Barclays doubts further drop in current crude oil prices
Barclays projects that oil prices won’t nosedive since it settled at $100 per barrel. It said that a further drop below this level is unlikely to happen based on third quarter balance figures and demand coming from countries within the Organization for Economic Cooperation and Development (OECD).
Outcomes of events happening mid-June will have the next major impact on crude oil prices. The national elections in Greece, negotiations between the West and Iran regarding the latter’s nuclear program, as well as a pending OPEC meeting could affect movements in oil prices.
Barclays disclosed, however, that oil markets would not have a definite course until after these events have taken place. OPEC says it prefers to monitor results in the meantime, but could initiate action if circumstances warrant it.
Barclays noted that “Despite OPEC policy being on hold for at least another few weeks, we detect no particular urgency in the market to take Saudi Arabia on and test the full extent of the downside.”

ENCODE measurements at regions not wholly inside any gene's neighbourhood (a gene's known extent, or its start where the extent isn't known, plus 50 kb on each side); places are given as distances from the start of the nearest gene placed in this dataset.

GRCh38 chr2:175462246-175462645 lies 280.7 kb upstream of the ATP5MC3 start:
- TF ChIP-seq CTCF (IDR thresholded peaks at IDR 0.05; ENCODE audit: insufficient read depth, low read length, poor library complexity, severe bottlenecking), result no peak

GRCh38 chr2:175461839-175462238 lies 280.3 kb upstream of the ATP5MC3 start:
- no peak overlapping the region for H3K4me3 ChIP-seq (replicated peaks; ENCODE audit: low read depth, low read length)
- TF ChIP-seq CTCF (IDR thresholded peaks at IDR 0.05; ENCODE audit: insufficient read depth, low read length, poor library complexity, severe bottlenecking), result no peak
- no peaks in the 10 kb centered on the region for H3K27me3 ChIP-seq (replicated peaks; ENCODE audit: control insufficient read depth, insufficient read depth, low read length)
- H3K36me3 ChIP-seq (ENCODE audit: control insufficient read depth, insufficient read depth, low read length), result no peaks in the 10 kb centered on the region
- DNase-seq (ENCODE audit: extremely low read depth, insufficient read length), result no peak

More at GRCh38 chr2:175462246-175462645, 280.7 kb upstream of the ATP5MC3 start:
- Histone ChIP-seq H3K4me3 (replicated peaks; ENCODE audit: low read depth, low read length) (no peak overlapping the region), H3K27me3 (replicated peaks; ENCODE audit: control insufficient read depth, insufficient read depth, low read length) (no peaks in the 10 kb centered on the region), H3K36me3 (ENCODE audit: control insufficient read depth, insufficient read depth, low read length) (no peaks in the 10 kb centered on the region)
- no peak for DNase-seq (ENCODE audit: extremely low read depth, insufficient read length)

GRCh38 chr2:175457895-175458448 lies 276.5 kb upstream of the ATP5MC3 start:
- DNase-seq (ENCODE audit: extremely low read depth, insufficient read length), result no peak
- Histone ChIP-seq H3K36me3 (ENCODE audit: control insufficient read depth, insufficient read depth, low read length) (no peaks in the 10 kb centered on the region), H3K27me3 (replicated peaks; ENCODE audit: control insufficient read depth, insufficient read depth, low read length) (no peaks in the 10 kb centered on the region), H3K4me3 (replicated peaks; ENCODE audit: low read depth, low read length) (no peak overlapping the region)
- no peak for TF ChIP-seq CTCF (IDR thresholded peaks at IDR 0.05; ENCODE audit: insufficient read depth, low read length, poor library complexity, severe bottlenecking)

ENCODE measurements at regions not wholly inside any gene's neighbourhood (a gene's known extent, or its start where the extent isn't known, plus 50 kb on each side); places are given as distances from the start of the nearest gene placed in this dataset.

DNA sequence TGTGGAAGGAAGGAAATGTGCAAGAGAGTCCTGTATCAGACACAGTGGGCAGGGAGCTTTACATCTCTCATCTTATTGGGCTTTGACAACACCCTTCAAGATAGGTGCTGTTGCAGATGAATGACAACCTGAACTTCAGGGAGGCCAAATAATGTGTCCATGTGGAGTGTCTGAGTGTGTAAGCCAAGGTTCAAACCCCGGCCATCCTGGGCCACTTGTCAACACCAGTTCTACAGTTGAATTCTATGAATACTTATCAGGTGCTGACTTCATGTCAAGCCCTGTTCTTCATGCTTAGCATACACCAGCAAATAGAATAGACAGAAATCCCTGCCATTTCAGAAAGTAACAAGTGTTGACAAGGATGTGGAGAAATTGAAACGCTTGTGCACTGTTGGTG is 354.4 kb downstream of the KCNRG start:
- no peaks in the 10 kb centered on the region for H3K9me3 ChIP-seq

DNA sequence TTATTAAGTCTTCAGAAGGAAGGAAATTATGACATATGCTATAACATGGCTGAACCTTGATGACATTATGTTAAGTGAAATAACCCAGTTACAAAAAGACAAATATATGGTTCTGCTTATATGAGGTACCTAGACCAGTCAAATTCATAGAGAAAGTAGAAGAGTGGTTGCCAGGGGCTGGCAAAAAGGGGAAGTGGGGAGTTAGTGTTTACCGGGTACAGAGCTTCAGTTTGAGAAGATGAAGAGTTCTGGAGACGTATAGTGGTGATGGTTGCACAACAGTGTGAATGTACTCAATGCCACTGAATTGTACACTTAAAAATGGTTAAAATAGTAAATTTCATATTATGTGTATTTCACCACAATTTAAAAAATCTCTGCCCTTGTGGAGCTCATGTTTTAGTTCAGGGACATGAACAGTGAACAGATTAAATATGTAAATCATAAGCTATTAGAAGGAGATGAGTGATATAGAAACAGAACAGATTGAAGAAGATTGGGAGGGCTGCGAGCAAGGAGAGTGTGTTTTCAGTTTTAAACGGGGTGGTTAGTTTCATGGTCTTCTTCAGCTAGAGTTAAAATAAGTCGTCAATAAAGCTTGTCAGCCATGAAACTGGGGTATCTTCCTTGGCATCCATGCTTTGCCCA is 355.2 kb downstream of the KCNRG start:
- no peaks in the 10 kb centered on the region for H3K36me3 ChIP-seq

The public believes that Saudi Arabia is very much aware of the fact that its oil production is already beyond stable levels. Moreover, it would be easy to release 1 million bpd of oil if needed.
There is also a general perception that third quarter balances are healthy enough and would remain so, despite high oil production by OPEC.
Barclays stated that possible crude oil withdrawals from OPEC may reach 1.8 million bpd more for the third quarter compared with that in the first quarter. The United States EIA agrees with this estimate. OPEC’s estimates are lower by 0.2 million bpd, while IEA cut Barclays 1.8 million estimate by half, to 0.9 million bpd.
As a whole, the 2012 balances have been relatively healthy. Despite a $14 plunge in the crude oil price per barrel a month ago, a series of declines will be quite farfetched due to the healthy third quarter balance expectation.